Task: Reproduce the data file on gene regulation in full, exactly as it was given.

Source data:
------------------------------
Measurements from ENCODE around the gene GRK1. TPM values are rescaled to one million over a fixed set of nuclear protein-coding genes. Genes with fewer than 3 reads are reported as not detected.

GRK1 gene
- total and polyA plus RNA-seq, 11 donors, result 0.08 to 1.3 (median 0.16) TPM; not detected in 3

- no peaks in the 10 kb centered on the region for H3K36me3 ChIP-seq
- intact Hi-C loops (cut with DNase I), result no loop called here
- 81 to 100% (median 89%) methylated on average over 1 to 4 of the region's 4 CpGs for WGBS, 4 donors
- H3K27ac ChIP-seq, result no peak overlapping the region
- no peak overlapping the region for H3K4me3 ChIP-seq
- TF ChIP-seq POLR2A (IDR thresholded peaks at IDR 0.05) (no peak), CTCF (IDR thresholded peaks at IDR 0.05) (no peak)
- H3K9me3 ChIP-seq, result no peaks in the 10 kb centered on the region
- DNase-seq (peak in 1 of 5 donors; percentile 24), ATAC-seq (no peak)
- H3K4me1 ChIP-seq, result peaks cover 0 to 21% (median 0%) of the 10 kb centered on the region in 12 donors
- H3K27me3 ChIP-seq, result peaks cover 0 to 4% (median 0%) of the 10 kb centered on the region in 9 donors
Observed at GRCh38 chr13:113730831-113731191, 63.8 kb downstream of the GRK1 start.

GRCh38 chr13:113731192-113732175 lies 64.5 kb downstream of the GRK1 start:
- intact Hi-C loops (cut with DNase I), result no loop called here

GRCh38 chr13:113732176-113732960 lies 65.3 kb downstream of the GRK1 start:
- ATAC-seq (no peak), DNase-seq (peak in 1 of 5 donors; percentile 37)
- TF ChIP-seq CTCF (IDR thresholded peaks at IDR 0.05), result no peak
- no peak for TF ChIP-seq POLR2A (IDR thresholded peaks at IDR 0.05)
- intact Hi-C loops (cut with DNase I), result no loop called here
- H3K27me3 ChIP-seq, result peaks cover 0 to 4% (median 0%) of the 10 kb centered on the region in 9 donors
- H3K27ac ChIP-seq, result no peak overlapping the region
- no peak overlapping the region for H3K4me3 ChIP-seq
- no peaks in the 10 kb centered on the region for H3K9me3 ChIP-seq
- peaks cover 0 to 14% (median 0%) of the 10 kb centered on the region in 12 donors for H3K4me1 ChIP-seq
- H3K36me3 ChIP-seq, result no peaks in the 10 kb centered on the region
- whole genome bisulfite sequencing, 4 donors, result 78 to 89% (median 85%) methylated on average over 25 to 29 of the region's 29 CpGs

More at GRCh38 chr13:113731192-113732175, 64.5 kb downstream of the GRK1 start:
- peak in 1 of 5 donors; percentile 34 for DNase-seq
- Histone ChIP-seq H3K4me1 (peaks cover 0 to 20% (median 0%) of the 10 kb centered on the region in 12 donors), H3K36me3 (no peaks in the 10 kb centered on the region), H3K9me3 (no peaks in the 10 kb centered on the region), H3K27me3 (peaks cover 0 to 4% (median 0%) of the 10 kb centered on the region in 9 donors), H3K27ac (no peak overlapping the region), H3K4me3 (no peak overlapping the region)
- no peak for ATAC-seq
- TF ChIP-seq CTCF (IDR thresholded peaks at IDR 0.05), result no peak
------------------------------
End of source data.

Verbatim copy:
Measurements from ENCODE around the gene GRK1. TPM values are rescaled to one million over a fixed set of nuclear protein-coding genes. Genes with fewer than 3 reads are reported as not detected.

GRK1 gene
- total and polyA plus RNA-seq, 11 donors, result 0.08 to 1.3 (median 0.16) TPM; not detected in 3

- no peaks in the 10 kb centered on the region for H3K36me3 ChIP-seq
- intact Hi-C loops (cut with DNase I), result no loop called here
- 81 to 100% (median 89%) methylated on average over 1 to 4 of the region's 4 CpGs for WGBS, 4 donors
- H3K27ac ChIP-seq, result no peak overlapping the region
- no peak overlapping the region for H3K4me3 ChIP-seq
- TF ChIP-seq POLR2A (IDR thresholded peaks at IDR 0.05) (no peak), CTCF (IDR thresholded peaks at IDR 0.05) (no peak)
- H3K9me3 ChIP-seq, result no peaks in the 10 kb centered on the region
- DNase-seq (peak in 1 of 5 donors; percentile 24), ATAC-seq (no peak)
- H3K4me1 ChIP-seq, result peaks cover 0 to 21% (median 0%) of the 10 kb centered on the region in 12 donors
- H3K27me3 ChIP-seq, result peaks cover 0 to 4% (median 0%) of the 10 kb centered on the region in 9 donors
Observed at GRCh38 chr13:113730831-113731191, 63.8 kb downstream of the GRK1 start.

GRCh38 chr13:113731192-113732175 lies 64.5 kb downstream of the GRK1 start:
- intact Hi-C loops (cut with DNase I), result no loop called here

GRCh38 chr13:113732176-113732960 lies 65.3 kb downstream of the GRK1 start:
- ATAC-seq (no peak), DNase-seq (peak in 1 of 5 donors; percentile 37)
- TF ChIP-seq CTCF (IDR thresholded peaks at IDR 0.05), result no peak
- no peak for TF ChIP-seq POLR2A (IDR thresholded peaks at IDR 0.05)
- intact Hi-C loops (cut with DNase I), result no loop called here
- H3K27me3 ChIP-seq, result peaks cover 0 to 4% (median 0%) of the 10 kb centered on the region in 9 donors
- H3K27ac ChIP-seq, result no peak overlapping the region
- no peak overlapping the region for H3K4me3 ChIP-seq
- no peaks in the 10 kb centered on the region for H3K9me3 ChIP-seq
- peaks cover 0 to 14% (median 0%) of the 10 kb centered on the region in 12 donors for H3K4me1 ChIP-seq
- H3K36me3 ChIP-seq, result no peaks in the 10 kb centered on the region
- whole genome bisulfite sequencing, 4 donors, result 78 to 89% (median 85%) methylated on average over 25 to 29 of the region's 29 CpGs

More at GRCh38 chr13:113731192-113732175, 64.5 kb downstream of the GRK1 start:
- peak in 1 of 5 donors; percentile 34 for DNase-seq
- Histone ChIP-seq H3K4me1 (peaks cover 0 to 20% (median 0%) of the 10 kb centered on the region in 12 donors), H3K36me3 (no peaks in the 10 kb centered on the region), H3K9me3 (no peaks in the 10 kb centered on the region), H3K27me3 (peaks cover 0 to 4% (median 0%) of the 10 kb centered on the region in 9 donors), H3K27ac (no peak overlapping the region), H3K4me3 (no peak overlapping the region)
- no peak for ATAC-seq
- TF ChIP-seq CTCF (IDR thresholded peaks at IDR 0.05), result no peak